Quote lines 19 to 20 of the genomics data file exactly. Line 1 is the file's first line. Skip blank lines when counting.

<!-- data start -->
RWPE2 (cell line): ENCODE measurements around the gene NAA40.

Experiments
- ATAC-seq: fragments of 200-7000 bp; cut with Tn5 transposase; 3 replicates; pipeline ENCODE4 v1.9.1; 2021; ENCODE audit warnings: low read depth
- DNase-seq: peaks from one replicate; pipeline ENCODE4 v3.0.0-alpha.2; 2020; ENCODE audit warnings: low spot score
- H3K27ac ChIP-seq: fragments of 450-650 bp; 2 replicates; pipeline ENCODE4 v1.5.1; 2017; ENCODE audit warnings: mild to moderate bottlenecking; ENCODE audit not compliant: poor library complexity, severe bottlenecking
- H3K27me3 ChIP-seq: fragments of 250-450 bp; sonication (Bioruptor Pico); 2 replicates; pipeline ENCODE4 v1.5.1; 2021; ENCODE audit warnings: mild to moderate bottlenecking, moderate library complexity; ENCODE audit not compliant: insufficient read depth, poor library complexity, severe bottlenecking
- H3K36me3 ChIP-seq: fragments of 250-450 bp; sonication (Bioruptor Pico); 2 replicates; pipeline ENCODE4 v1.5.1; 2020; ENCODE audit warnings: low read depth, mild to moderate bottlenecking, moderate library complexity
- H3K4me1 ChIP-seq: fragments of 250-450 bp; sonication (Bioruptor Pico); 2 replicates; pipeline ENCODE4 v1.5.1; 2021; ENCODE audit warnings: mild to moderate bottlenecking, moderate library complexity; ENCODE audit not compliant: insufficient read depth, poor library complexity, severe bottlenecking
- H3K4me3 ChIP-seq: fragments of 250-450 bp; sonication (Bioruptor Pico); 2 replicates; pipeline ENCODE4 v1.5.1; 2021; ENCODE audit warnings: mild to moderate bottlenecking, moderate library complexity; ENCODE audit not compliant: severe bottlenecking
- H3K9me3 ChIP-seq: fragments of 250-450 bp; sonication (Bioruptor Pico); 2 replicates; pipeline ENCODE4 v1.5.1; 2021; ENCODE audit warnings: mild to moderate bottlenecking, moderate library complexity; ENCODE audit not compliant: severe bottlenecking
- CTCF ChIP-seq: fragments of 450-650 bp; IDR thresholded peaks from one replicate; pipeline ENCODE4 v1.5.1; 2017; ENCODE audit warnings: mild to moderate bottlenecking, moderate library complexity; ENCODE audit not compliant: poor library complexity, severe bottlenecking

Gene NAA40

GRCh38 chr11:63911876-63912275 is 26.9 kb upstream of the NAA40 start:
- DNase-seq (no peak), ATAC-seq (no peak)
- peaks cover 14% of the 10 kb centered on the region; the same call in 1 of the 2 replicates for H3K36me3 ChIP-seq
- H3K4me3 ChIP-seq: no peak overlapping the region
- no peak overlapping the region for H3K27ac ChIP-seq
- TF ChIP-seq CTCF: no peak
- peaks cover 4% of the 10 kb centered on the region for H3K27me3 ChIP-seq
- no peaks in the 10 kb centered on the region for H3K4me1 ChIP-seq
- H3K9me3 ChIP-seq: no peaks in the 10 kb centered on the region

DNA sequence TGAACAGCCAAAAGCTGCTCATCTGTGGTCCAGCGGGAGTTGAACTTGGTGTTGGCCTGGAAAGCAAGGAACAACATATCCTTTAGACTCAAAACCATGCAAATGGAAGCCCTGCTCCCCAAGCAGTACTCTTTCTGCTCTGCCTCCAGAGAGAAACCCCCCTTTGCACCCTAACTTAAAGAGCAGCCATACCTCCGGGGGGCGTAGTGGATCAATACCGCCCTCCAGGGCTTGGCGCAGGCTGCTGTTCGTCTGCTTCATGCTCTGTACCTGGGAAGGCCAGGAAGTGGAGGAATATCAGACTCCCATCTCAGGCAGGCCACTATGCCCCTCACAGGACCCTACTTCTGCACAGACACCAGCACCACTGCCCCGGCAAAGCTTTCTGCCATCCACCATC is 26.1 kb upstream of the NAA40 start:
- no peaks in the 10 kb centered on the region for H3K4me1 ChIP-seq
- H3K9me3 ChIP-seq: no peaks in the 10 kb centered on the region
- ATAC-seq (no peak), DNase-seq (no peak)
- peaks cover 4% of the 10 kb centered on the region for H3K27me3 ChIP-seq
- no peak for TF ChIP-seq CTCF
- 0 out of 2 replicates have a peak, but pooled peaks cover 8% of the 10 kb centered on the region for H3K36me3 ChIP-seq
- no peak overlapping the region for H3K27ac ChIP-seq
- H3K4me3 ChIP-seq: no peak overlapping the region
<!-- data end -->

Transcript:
- peaks cover 4% of the 10 kb centered on the region for H3K27me3 ChIP-seq
- no peaks in the 10 kb centered on the region for H3K4me1 ChIP-seq